The jurists announced that they would deliver their final verdict December 8, 2007—the second anniversary of the Katrina Survivors’ Assembly. In the meantime, prosecutors will be submitting additional evidence and videotaped affidavits from an additional 25 survivors.

The prosecution team included experienced attorneys from respected legal associations around the country: the ACLU of New York, National Economic and Social Rights Initiative, the US Human Rights Network, the National Conference of Black Lawyers, the Center for Constitutional Rights, National Lawyers Guild, the Center for Law and Social Justice at Medgar Evers College, the NAACP Legal Defense and Education Fund, Mississippi Workers Center for Human Rights, Washington DC Legal Defender, Mississippi Disaster Relief Coalition, International Association of Democratic Lawyers, Legal Empowerment Center and the Louisiana Justice Initiative.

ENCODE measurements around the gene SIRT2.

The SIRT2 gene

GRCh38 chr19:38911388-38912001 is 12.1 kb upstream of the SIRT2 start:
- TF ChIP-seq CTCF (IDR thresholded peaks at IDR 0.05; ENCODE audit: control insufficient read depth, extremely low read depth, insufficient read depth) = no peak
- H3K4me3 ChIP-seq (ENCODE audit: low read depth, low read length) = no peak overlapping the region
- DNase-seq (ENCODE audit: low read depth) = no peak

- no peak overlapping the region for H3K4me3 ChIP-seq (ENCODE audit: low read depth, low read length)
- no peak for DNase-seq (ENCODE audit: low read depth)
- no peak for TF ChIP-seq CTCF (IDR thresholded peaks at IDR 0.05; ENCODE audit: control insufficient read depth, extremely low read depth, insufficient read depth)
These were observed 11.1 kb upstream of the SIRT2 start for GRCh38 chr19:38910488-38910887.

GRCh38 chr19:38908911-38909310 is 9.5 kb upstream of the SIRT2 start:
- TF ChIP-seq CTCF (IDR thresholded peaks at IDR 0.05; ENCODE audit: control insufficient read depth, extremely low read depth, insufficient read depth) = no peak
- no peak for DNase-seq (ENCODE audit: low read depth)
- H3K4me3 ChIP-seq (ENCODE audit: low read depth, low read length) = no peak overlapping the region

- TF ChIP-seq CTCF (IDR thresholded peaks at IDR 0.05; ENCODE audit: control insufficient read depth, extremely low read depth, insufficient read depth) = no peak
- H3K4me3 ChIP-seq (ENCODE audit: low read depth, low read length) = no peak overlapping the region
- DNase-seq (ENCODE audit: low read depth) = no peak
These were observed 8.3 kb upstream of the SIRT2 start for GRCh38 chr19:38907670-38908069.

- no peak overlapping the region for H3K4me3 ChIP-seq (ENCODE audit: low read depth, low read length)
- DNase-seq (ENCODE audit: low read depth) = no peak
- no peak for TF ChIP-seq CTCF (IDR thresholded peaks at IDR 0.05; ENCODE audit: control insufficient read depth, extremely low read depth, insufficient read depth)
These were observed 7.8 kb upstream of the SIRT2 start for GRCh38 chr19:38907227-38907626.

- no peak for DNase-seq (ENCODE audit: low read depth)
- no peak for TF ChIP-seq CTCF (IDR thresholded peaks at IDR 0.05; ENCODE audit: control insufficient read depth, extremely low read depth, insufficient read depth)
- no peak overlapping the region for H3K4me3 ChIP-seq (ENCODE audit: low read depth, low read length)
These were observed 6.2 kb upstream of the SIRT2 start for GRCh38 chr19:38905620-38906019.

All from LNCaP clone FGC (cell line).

The Tribunal Conveners—representing movements for justice on four continents—reminded Tribunal participants and witnesses of the solemnity of their task. Lybon Mabasa, a founding member with Stephen Biko of the Black Consciousness Movement in South Africa, insisted, “We must hold these criminal governments to account in order to stop the world from sinking into barbarism and to make the world one where life is worth living.”

For samples of videotaped testimony, contact Monifa Bandele at (917) 407-3018

Greetings family, friends, neighbors, and comrades!

Thank you all for supporting the International Tribunal on Hurricanes Katrina and Rita. Your participation, along with delegations from nine countries, made the Tribunal a success. For the first time, the public—both in the US and the world—had the opportunity to hear a comprehensive account of the crimes committed against the people of New Orleans and the Gulf. And, for the first time, an esteemed panel of international jurists gave careful consideration to charges of crimes against humanity, ethnic cleansing, genocide and other violations committed by the US government.